Ingrown toenail can be the result of an abnormality of the soft tissue on the side of the nail. It may also be a result of laxity of the skin due to certain rare diseases. Wearing tight fitting shoes normally leads to soft tissue abnormality. Overcrowding of the toes because of these shoes will result in pushing the soft tissue against the sides of the nail. Nail abnormalities is another widespread factor for ingrown toenails.

During the developmental stages of the foot, wearing shoes that are very narrow or short can lead to bunching of the toes that causes the nail to curl into the skin and cause ingrown toenails. If a person cuts the toenail short and curved, it may result in the edges turning in. Sometimes advancing age, poor blood circulation at the extremities due to blockage in blood vessels may also cause curved nails. Ingrown toenails can also be caused by bone spurs beneath the nail, or a direct hit on the nail, or due to multiple infections and certain drugs like Indinavir; but these are not very common.

Trauma that is caused by stubbing the toenail or dropping heavy objects on the toe will injure the flesh and this condition makes the nail to grow irregularly. This nail may also press into the flesh. For some people, there is a tendency of the nails to grow inwardly because they are genetically prone to nail problems and nail deformities. Ingrown toenails are categorized as three stages.

I Stage: Painful to the touch, the skin on both sides of the nail appears red due to inflammation or irritation. This condition may not be due to infection.

II Stage: The skin may bulge over the side of the nail and this may be due to infection. There may be oozing of a clear fluid or pus in the affected area.

III Stage: The infection may try to heal itself if the infection had been there for a prolonged time. By forming granulation tissue, the infection tries to heal, but that will add to the problem by making the tissues bleed easily. These tissues also move over the nail edge.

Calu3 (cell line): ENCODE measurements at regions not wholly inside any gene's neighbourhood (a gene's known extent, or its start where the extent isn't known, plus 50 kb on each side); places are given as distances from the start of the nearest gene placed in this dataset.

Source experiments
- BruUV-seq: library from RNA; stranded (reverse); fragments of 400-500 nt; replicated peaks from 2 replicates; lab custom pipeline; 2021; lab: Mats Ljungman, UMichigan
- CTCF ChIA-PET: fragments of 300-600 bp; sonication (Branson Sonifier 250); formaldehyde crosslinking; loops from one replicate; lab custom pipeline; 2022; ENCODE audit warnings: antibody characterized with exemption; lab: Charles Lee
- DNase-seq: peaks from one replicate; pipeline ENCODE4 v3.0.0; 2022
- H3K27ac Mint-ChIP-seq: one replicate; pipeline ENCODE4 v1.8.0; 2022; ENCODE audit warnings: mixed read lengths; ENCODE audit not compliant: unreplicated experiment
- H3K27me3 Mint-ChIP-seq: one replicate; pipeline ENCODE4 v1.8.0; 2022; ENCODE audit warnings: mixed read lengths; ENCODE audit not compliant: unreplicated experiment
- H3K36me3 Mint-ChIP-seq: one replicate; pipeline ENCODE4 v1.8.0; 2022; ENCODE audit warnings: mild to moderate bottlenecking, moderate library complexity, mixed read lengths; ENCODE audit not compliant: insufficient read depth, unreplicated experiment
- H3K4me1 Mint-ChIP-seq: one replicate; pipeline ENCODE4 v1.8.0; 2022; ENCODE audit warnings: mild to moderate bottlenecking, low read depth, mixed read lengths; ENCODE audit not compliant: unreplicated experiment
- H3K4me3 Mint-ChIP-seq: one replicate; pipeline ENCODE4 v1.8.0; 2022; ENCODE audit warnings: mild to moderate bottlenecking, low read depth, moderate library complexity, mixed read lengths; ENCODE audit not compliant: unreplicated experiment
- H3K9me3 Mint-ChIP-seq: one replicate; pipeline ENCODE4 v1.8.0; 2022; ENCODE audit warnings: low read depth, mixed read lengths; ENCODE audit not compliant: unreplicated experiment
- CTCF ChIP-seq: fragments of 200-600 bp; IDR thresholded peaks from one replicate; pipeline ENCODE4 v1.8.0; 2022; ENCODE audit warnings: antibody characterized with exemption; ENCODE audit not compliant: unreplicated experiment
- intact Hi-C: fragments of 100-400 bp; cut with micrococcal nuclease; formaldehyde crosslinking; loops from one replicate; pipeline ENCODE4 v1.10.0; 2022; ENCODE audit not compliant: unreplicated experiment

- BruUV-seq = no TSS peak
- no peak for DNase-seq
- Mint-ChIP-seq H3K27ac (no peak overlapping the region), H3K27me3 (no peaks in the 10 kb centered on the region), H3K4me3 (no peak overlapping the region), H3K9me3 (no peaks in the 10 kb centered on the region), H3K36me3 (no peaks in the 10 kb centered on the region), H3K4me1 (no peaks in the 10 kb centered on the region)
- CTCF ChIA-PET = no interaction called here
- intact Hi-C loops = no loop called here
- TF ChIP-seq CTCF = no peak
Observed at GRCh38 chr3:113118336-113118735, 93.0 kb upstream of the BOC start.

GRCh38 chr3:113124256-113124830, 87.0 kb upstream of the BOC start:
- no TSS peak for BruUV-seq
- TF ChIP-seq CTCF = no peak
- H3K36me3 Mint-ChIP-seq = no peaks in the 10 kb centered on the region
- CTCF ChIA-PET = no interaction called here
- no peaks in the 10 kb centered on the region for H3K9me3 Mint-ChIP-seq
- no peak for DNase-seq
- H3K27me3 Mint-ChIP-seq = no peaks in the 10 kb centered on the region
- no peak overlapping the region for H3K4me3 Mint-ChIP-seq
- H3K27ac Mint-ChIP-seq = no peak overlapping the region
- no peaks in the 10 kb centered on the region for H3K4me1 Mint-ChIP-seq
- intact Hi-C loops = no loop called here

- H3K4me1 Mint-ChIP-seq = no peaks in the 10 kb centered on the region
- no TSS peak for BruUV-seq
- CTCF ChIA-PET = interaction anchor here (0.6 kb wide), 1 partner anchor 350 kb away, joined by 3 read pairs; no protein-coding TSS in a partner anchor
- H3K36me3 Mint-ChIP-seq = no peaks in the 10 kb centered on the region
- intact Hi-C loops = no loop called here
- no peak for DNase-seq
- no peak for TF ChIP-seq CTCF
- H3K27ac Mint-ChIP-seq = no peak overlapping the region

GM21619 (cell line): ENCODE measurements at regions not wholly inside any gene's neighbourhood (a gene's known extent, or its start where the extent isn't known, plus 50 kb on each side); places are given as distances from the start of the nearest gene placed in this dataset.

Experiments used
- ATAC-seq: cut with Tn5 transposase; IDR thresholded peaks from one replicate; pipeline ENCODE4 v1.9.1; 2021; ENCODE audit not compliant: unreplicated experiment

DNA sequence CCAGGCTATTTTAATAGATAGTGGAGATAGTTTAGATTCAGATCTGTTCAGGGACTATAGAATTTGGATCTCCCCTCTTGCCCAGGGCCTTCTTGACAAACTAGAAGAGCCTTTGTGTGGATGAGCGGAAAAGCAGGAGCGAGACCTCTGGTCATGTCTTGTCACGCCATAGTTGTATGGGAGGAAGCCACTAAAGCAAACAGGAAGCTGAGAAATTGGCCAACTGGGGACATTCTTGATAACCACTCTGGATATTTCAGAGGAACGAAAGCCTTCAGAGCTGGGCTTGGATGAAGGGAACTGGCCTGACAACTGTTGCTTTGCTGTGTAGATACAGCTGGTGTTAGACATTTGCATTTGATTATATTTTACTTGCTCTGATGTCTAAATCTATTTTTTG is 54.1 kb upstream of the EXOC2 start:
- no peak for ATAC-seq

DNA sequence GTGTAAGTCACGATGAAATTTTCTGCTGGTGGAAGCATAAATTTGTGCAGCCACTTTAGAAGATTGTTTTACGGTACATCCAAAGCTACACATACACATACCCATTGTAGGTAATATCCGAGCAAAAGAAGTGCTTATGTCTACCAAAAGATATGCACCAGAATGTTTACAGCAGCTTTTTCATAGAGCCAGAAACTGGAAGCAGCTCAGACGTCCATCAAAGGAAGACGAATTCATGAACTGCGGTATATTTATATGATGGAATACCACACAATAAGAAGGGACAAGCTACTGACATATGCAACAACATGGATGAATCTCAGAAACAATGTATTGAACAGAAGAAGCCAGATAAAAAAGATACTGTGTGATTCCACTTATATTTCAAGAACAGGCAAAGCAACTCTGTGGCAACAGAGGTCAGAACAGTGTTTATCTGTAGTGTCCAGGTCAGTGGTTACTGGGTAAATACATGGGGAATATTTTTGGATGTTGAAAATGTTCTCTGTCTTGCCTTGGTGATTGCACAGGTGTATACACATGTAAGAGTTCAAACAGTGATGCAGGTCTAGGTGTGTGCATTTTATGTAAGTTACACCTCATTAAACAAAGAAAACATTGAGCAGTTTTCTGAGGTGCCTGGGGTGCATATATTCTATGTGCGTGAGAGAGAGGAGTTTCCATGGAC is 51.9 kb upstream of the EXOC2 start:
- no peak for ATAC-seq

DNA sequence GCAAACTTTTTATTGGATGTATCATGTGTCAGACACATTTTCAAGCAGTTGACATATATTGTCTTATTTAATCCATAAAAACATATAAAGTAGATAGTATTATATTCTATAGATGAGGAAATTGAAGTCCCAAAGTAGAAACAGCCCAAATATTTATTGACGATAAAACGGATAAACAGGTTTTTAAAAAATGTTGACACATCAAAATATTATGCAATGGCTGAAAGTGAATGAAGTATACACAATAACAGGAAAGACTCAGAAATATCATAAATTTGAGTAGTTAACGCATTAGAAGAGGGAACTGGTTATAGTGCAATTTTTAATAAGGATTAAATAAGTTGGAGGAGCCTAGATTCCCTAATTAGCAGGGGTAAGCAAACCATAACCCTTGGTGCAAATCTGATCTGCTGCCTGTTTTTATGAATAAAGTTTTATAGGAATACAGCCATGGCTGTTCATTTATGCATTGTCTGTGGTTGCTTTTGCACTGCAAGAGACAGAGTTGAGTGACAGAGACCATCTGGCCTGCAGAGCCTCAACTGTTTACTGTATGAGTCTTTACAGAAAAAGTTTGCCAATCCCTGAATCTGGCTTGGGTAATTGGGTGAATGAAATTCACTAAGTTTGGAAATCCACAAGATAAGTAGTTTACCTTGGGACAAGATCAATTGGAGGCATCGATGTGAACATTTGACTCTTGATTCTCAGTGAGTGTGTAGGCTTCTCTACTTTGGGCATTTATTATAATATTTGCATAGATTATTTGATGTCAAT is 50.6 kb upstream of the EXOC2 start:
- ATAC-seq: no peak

Clinically ingrown toenails can be diagnosed by looking at their appearance. The presence of pus indicates bacterial infection and should be determined by a culture test. Infections might have spread to the bone or joint space at times and with a x-ray, the physician can rule out this possibility which is rare. Diabetics are more prone to this condition and so should pay proper attention to their feet. These people lose sensation in their feet if they develop peripheral neuropathies.

The treatment of ingrown toenails depends upon its stage. Warm soaks, cutout shoe and elevation of the toenail with a cotton swab are some of the measures taken for stage one. Though the symptoms may improve soon, there will be complete cure only after a few weeks. Along with warm soaks, oral antibiotics are given for stage two ingrown toenails. Surgical options are there to remove a portion of the toenail if it is extremely painful.

If the condition has reached the third stage then partial or full toenail removal is the only way. This procedure is known as partial nail avulsion (PNA). This procedure involves removal of the section of the ingrown nail after injecting the toe with a local anesthetic. It will take 4-6 weeks for the site to heal after this surgery which is very common and painful.

How to prevent ingrown toenails?

1. Cut the nails straight across; do not cut the nails along a curve or very short.
2. Use foot wear that fits well. Shoes that are small in size or width will aggravate any problem that already exists with a toenail.
3. Prevent injuries to the toes by wearing shoes almost always during working or playing.
4. It is a myth that a V cut at the end of the ingrown nail will help the edge of the nail grows together. Only the growing area at the base of the toe determines the shape of the nail and it is not the end of the nail that determines it. It takes almost up to one year for a toenail to grow and this method will in no way hurry the growth.

Tags: #Insulin Reaction #Hypoglycemia #Ingrown Toenail
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Collection of Pages - Last revised Date: July 22, 2024